“No variance between the allegation in the pleading and the proof shall be deemed material unless it has actually misled the adverse party to his prejudice in maintaining his action or defense upon the merits. When it shall be alleged that a party has been so misled, the facts shall be proved to the satisfaction of the court, showing in what respect he has been misled, and thereupon the court may order the pleading to be amended upon such terms as shall be just.”
“When the variance between the allegation and the pleading and the proof is not material, the court may direct the facts to be found according to the evidence, or may order an immediate amendment without costs.”

The term “variance” when used in holding there is a difference between the pleading and proof of a *614party litigant to sncb an extent that he cannot recover, means a material difference; that is, that they depart from each other upon a material and substantial phase of the cause of action or defense. We think the departure must be such as to mislead the opposite party to his prejudice in maintaining his action or defense. Courts have been liberal in disregarding immaterial and inconsequential variances which do not mislead nor prejudice the opposite party. This statutory enactment is in harmony with the general trend of the courts, which is to disregard immaterial variances. In 21 R. C. L. p. 611, § 153, it is said:

“It is a general rule that a variance between allegations and' proof, to be fatal, must be such as to mislead the adverse party to his prejudice in maintaining his action or defense on its merits. The courts have been very liberal in giving effect to laws that permit variances to be disregarded, and amendments to be made conforming pleadings to proofs.”

In reaching the conclusion that there was no material variance between the pleading and proof in this case, we are supported by the courts of other states which have statutes similar to ours. Feeney v. Standard Oil Co. (Cal. App.) 209 Pac. 85; Bigham v. Tinsley, 149 Mo. App. 467, 130 S. W. 506; Id., 160 Mo. App. 605, 140 S. W. 1193; Patterson et al. v. M. K. & T. Ry. Co., 24 Okl. 747, 104 Pac. 31.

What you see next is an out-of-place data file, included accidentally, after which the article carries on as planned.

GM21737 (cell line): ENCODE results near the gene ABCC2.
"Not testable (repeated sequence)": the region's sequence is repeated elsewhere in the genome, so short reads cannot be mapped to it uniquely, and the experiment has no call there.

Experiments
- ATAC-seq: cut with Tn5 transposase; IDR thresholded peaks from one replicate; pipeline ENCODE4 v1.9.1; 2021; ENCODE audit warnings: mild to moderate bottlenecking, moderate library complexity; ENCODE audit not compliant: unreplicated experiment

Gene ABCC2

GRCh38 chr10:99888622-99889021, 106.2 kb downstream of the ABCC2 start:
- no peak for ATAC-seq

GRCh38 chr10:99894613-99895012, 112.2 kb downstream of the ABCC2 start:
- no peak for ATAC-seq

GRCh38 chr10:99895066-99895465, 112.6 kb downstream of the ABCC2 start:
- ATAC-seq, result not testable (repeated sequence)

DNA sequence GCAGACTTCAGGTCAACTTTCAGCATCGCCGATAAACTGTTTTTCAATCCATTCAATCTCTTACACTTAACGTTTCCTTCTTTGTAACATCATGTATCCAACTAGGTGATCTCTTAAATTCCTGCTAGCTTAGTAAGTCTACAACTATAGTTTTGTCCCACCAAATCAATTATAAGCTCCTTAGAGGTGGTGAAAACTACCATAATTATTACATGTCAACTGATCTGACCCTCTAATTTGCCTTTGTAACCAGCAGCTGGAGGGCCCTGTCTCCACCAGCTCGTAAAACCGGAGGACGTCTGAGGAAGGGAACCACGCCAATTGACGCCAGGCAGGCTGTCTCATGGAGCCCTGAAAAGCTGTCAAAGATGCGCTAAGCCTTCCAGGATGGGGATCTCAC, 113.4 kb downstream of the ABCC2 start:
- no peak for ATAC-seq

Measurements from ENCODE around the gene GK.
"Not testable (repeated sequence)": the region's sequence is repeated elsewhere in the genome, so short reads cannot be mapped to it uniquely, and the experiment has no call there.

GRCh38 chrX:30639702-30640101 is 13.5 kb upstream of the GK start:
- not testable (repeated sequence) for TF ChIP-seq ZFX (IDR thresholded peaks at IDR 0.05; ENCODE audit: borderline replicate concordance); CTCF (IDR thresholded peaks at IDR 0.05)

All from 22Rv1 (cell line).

[6] It is urged, upon the part of the appellee, that the court found that the agreement to rescind was contingent upon certain conditions with regard to the sale of the property, and as to the time of such payment, upon which the minds of the parties never agreed; and that it refused to make appellant’s requested finding that they agreed to a repayment of such sum less whatever might be demanded by the commission broker. The finding so made is not supported by evidence. The appellee tendered no evidence whatever. All of the evidence supports the tendered finding, and none of it supports the findings made upon the subject mentioned. It is needless to cite authorities that findings of a trial court which are *615not supported by substantial evidence will not be upheld upon appeal. Under the evidence submitted, the court should have made the tendered finding.

For the reasons stated, the cause should be reversed and remanded, with direction to overrule the appellee’s motion for judgment, and to further proceed with the trial of the cause to its conclusion, and it is so ordered.

PARKER, C. J., and BOTTS, J. concur.